I doubt that a positive answer to any of the questions above would have been possible politically. The most realistic option would perhaps have been an earlier debt restructuring. Looking back at the debates in which I had been an advocate of earlier debt restructuring, I would argue that one could have gained some €20-30 billion, but the number just reflects a personal assessment of the politics at the time. Certainly the IMF and Germany could have countered the opposition (e.g. here) more forcefully. But the opposition to debt restructuring was – rightly or wrongly – huge. With €20-30 billion, one could have allowed delaying fiscal consolidation by perhaps 2-3 years. The Wren-Lewis piece and the Sachverständigenrat piece also fail to contemplate the impact of high interest rates and the associated confidence effects, a point that Aslund in turn greatly emphasizes. Even in a counterfactual scenario of fiscal adjustment delayed by 2 years, the collapse of GDP would probably have remained substantial due to the prohibitive funding conditions.
Credibility in financial markets
Differences in fiscal management and the substantial political turmoil, associated exit fears etc. led to a substantial difference in credibility in financial markets and Greece suffered greatly from this. Yields on Bulgarian debt have been consistently below Greek yields since the beginning of the crisis. Arguably, the higher yields driven by the lack of Greek credibility were an important factor behind the collapse of Greek GDP. Think of increased spreads like an increase in the central bank interest rate, with the corresponding negative effects on economic performance. It was therefore good news that these spreads came down substantially before the election of the new Greek government. The more recent increase in interest rates and the corresponding loss in confidence makes me pessimistic with regard to the overall economic performance of the Greek economy in 2015. The effect of the reduced austerity may be more than offset by the interest rate hike and the worsening investment climate.
Source: Benchmark Yields from Thomson Reuters
Overall, differences in particular in the pre-crisis fiscal management in particular left their mark on GDP: Greece’s GDP per capita is now back to where it was in 1999 after a 25% collapse since the beginning of the crisis. In contrast, Bulgaria now stands some 8 percentage points above the 2008 level and its income per capita has doubled since 1999. Greece would have hugely benefited from better fiscal management prior to the crisis, as also argued by Martin and Philippon (2014). It is easy to postulate a better crisis management but much more difficult to propose a credible and realistic counterfactual. Containing a crisis when the flood has arrived is always difficult.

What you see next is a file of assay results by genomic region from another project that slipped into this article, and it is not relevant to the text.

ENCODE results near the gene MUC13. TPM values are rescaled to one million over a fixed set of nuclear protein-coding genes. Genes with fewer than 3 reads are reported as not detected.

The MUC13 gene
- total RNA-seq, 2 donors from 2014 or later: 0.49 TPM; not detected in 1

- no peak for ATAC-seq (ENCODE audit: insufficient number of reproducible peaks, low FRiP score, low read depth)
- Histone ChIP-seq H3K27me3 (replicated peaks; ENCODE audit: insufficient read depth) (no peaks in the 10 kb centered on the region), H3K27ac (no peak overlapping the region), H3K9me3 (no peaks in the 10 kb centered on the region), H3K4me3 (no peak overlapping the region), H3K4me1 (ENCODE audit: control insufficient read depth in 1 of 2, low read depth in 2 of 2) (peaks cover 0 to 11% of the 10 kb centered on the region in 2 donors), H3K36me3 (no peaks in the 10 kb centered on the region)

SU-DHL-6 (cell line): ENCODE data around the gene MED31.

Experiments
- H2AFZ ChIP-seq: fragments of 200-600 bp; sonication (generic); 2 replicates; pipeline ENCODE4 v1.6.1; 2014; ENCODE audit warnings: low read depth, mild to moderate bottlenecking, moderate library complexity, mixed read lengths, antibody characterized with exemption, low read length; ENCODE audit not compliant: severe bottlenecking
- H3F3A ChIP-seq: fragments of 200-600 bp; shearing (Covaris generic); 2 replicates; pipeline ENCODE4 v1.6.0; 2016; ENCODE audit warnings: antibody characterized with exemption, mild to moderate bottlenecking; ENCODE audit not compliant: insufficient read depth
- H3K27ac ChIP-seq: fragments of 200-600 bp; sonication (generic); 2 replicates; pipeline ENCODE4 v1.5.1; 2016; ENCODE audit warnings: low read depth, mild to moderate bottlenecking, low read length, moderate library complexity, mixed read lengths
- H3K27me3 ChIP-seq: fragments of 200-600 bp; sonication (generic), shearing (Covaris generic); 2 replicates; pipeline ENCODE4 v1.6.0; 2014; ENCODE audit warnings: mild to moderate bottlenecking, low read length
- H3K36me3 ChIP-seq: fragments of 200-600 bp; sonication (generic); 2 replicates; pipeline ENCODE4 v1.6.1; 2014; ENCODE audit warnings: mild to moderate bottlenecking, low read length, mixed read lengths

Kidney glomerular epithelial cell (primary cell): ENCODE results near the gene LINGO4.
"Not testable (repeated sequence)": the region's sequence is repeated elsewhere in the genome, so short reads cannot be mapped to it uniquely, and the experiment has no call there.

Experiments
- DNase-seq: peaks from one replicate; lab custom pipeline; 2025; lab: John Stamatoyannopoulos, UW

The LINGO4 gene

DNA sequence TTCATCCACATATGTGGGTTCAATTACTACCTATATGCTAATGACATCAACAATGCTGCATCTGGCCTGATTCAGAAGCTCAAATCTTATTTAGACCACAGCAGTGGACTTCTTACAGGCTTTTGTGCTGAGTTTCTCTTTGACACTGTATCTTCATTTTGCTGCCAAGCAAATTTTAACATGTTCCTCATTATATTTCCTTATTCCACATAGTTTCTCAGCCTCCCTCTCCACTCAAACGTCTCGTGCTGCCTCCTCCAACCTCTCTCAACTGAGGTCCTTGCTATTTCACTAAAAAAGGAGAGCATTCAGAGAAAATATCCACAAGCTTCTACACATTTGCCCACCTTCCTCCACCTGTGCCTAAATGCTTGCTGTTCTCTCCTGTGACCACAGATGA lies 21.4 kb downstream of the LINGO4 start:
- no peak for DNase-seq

Source: AMECO February 2015
Readers will tell me that things are not great in Bulgaria and that growth is disappointing. This is true, but at least per capita growth is positive. Further policy measures could focus on investment that increases economy-wide productivity. In contrast, pet-projects driven by corrupted institutions and funded by deficits need to be avoided. This is a significant challenge, which may explain why Bulgarian citizens have been sceptical about recent government proposals to increase the deficit.
Let me draw a number of key lessons:
1) Greek fiscal imprudence prior to the crisis proved to be costly. Greece entered the crisis with a deficit that was already at an unsustainable level. The necessary adjustment was huge and had a substantial impact on unemployment and GDP. It is difficult to quantify how much a slower fiscal adjustment would have helped to restrain the decline in GDP. Arguably, to make the adjustment much slower one would have needed either politically unrealistic transfers or a debt restructuring of perhaps unrealistic size. The real issue is thus that it is difficult to build dams when the flood is coming. Prudent fiscal policy is essential in good times.
2) Large current account deficits are not a problem per se. Large net external liabilities do not necessarily lead to a sudden stop and exchange rate problems, as long as it reflects prior productive capital inflows. In contrast, if capital inflows are driven by reckless fiscal policy (or unsustainable private sector housing booms such as in Ireland and Spain) that are spent unproductively in a weak state, a balance of payments crisis can be the result. Substantial down-hill capital flows can work but only if put to a good use.
3) One can speculate as to whether the monetary union provided Greece with an incentive to run more irresponsible fiscal policy than Bulgaria, which was always aware that the currency board would only hold if the country was credible. This view would imply that Greece was of the opinion that being in the euro area removed the budget constraint and made transfers possible. This view would also imply that financial markets did not believe in the no-bail-out clause. Nevertheless, the reason for earlier fiscal irresponsibility is probably also related to the Greek political system, as Greece has a long history of high public deficits and to the failures of European fiscal surveillance. After entering the euro, the system did not realize that in a monetary union monetary financing and devaluation are not an option anymore.
4) Comparable fiscal consolidations in other countries proved to be less damaging than in Greece. The real lesson to draw is not to increase the speed of fiscal consolidation during adjustment. Instead, when institutions are weak you have to be particularly prudent in your macroeconomic management before a crisis hits you. Weak institutions mean lower potential growth and restrict the capacity to deal with crises. This is the case inside a monetary union as it is the case for a country with a currency peg like Bulgaria. It is a tale of fiscal prudence in good times.
In conclusion, it will come as no surprise that I believe that a solution to the current impasse will be difficult to find. The Eurogroup rightly agreed to Greece running lower primary surpluses in 2015, and they should ask for lower primary surpluses than they have before for the future years as well. In my calculations, a primary surplus of 2.5% is compatible with a declining debt ratio under a moderate growth scenario. A solution also needs to be found for the debt level. While the interest burden on the debt is negligible, the high levels do undermine trust of international investors and are a constant source of political tensions. Indexing debt to future GDP developments would bring trust and stability. All of these issues are painful in any creditor-debtor relation. They are particularly painful in a monetary union as they put to the test the credibility of its rules.
Excellent research assistance by Alvaro Leandro is gratefully acknowledged as are helpful comments by Gregory Claeys, Zsolt Darvas, Ashoka Mody, Andre Sapir on earlier versions of this blog.